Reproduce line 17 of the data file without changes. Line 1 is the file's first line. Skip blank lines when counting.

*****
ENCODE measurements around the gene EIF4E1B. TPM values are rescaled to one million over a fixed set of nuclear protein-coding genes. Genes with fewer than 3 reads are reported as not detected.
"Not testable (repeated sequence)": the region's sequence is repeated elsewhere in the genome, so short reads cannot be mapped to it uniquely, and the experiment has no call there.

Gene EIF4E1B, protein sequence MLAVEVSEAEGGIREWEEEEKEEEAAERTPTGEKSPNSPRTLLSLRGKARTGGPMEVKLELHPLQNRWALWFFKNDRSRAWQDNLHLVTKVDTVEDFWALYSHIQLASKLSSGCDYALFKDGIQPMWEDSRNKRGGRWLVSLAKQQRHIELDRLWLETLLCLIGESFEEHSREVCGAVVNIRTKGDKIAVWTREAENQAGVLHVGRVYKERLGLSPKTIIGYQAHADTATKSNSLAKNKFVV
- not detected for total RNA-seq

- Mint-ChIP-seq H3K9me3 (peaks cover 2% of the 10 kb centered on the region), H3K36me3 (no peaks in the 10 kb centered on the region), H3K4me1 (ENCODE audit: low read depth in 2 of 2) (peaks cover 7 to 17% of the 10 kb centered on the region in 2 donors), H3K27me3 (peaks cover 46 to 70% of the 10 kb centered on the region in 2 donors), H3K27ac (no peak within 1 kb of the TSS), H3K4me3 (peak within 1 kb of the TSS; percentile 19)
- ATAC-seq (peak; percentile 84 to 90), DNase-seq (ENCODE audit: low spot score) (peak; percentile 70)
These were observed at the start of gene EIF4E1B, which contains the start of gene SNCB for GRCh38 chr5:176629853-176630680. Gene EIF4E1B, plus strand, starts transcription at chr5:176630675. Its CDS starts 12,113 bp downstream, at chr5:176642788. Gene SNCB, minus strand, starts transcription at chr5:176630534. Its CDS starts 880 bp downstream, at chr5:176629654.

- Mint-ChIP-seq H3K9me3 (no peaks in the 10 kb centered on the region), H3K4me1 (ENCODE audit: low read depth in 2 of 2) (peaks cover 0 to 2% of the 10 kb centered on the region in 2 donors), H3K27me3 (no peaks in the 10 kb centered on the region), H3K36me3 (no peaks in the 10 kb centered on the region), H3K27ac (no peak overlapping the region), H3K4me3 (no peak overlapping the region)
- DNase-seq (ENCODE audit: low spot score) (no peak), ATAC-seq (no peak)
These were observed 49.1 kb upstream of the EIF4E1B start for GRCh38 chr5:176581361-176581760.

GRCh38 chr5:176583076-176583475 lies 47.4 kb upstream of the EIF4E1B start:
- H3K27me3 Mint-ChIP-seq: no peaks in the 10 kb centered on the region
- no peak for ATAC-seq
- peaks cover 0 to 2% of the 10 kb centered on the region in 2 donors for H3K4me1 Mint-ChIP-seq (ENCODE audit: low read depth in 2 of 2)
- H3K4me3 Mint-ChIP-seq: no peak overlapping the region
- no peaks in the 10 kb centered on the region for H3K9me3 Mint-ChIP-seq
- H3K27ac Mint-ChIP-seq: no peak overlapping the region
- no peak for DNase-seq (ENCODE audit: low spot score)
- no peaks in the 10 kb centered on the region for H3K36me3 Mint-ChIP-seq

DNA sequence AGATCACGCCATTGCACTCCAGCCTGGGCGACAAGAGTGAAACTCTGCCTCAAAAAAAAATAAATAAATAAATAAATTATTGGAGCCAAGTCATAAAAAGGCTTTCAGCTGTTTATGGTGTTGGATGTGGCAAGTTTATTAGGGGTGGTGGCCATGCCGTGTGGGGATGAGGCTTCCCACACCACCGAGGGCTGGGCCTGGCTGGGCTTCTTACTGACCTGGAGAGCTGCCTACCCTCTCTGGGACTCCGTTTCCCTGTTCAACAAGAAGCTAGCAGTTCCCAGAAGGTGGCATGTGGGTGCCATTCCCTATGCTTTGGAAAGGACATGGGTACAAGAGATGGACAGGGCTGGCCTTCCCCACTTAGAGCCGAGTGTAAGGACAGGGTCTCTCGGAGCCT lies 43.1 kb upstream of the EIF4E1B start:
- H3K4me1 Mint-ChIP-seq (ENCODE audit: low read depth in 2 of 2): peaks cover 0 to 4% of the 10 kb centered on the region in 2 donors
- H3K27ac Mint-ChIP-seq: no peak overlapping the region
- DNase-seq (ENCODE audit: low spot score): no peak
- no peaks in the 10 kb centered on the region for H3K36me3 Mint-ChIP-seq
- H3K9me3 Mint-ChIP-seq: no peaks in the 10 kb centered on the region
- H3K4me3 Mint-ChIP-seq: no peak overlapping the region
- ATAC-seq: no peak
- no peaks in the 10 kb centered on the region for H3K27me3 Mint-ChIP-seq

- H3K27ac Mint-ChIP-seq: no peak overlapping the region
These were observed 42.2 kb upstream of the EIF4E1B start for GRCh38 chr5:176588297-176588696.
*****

- H3K27ac Mint-ChIP-seq: no peak overlapping the region